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Sustainable Eating Conference in San Francisco

Sustainable Eating Conference in San Francisco


Can America Be a Slow Food Nation?

A Report from Last Weekend’s Sustainable Eating Conference in San Francisco


Bologna, bread, and cabbage. Doesn’t sound like much, but that’s because we’ve come to expect so little from our food: Food is fuel, time is money.

But as one author recently said, the revolution will not be microwaved - for that bologna can be artisanal mortadella from Berkeley’s Fra’ Mani Handcrafted Salumi, that bread can be the freshest sourdough rye, and that cabbage can be sauerkraut made the old way by Alexander Valley Gourmet, salt-cured and pressed in a clay pot. Add these three simple ingredients up, and you get culinary nirvana. Although there was nothing tricked up about this open-faced sandwich at all, it and a lot of other honest food, and even more honest talk, were the stars of Slow Food Nation, a three-day festival held August 29-September 1 that urged everyone to vote with their forks and think with their stomachs.

Of course, such an event could only be held in San Francisco, the city that’s ever-poised to drag the U.S. into the future. It doesn’t hurt that S.F. is already the center of a vibrant food culture, from the Ferry Building Market to fertile farms for miles around. Still, there was something a bit shocking to viewing the 10,000-square-foot Victory Garden - reportedly cranking out 100 pounds of produce a day for homeless shelters - rising out of the plaza across from City Hall. Seeing that noble dome over the cornstalks suggested we need to do some rethinking, for, as Saveur editor James Oseland pointed out, “One hundred years ago, the American farm system was, by and large, local. Now, there are five million fewer farms than in the 1930s, and, of the remaining two million, only about half are not corporately owned.”

Slow Food Nation, an outgrowth of the original Slow Food movement begun by Carlo Petrini in Italy in 1986, wants to reconnect us to our, er, roots. Slow Food Nation’s executive director Anya Fernald explained, “We want to create a moment of celebration and joy suffused with a mandate for political change that leaves people with more knowledge of the simple changes they can make to build a sustainable food system for America.”

At one panel, noted author Michael Pollan (In Defense of Food) took that idea further when asked where the presidential candidates stood on these issues. “They don’t stand,” he answered. “There’s too much pressure to bear and the nomination process begins in this state called Iowa. But in their effort to deal with climate change, with the problems of increasing health care costs, with the energy crisis, they will have to deal with food issues.” Pollan wasn’t the only luminary on hand, of course. Panels featured the likes of Eric Schlosser, Vandana Shiva, Winona LaDuke, Marion Nestle, Carl Pope, Wendell Berry, and Petrini himself, giving attendees plenty of food for thought.

As for food for food’s sake, the event wasn’t shy about leading with its kitchen. Alongside the Victory Gardens and a bustling marketplace was the ultimate answer to Mickey D’s and the rest: Slow on the Go. These booths offered delectables from across the U.S., showing that there could be tasty food courts that don’t violate the laws of proper nourishment. For $5, you could savor a Tamale Yucatecos made of organic masa, Riverdog Farm Swiss chard, Early Girl tomato salsa, organic hardboiled egg, and pumpkin seed pesto from Primavera Tamales in Sonoma. So good, it could drive you to tell Taco Bell where to stuff its Chihuahua.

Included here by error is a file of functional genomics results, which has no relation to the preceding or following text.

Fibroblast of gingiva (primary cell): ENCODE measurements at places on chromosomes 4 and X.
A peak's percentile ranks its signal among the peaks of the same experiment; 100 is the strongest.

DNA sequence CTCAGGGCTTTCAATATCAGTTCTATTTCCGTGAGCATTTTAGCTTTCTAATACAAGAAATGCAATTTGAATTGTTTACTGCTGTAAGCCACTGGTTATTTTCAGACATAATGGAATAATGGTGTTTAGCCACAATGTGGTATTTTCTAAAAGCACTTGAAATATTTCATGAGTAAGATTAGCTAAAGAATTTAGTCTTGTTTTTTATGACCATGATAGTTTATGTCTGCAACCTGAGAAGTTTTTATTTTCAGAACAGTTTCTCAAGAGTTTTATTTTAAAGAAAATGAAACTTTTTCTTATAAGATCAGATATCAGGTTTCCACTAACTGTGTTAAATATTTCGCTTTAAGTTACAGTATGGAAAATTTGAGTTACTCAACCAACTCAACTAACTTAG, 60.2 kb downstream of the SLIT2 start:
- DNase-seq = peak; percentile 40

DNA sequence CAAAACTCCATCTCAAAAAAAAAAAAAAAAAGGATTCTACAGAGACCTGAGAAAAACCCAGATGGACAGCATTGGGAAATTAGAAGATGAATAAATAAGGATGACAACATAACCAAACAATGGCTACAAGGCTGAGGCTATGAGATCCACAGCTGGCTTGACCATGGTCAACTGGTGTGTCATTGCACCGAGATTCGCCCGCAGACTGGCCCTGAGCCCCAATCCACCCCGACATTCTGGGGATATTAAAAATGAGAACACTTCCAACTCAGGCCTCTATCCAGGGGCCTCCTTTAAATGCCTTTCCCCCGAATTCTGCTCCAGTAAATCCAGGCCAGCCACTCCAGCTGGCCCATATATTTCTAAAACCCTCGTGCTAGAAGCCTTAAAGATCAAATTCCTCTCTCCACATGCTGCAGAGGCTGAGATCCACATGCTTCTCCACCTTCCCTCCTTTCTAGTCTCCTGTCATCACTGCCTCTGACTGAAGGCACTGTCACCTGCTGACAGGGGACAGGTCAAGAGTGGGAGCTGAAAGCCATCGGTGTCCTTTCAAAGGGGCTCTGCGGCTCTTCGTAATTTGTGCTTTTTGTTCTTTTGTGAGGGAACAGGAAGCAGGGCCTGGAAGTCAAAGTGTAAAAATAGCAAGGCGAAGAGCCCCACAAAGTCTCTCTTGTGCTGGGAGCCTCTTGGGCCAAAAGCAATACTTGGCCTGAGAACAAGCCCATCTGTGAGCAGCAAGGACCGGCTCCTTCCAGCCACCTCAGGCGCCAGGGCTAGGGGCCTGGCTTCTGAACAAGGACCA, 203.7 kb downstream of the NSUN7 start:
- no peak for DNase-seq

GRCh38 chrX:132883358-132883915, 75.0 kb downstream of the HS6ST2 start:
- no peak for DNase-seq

Indeed, this was a weekend starring first- and last-named foodstuffs that are proud of their hometowns. That’s a huge part of the Slow Food movement: getting away from the industrialized food system that dulls flavor, often harms health by cost-cutting, damages the soil, leaves crater-like carbon footprints, and makes food security very risky.

Fort Mason’s tasting pavilions offered a different view of the food world. Divided into 15 sub-categories, from cheese to charcuterie, beer to ice Cream, producers served such items as sausage and rapini pizza, bison chili, and small batch pickles. It was food about honesty, food with soul. That’s the wonderful thing about this movement-you can feel righteous without any suffering. What’s good, at last, is good for you (as long as you don’t sample too many of the 454 sustainable wines available for tasting).

Which gets us to the million dollar question: Is this “movement” just something for those of us already comfortable? After all, we live in a land where mentioning the word “arugula” gets one labeled fancy-pants. Yes, the panels and pavilions mostly served the seemingly well-to-do who were eager to get the latest tips from an Alice Waters, a Charlie Trotter, or a Traci des Jardins, all chefs who offered quick classes in the Green Kitchen hosted by Davia Nelson from NPR’s Kitchen Sisters.

After all, if we save the planet, we take everyone with us: insisting we fight the fight for better public school meals, suggesting we have a national holiday not just for the solider but the farmer, and proposing that food stamps are valued at $1.50 to the dollar at farmers markets. Going as far as LaDuke suggested, “Perhaps it’s time to decouple the food system from the cash economy.” These ideas suggest that someday we can sweep away Flamin’ Hot Cheetos and replace them with Cowgirl Creamery’s Red Hawk cheese or Frog Hollow Farm’s peaches.

Perhaps the very idea that slow food is elitist is elitist itself.

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See slowfoodnation.org.

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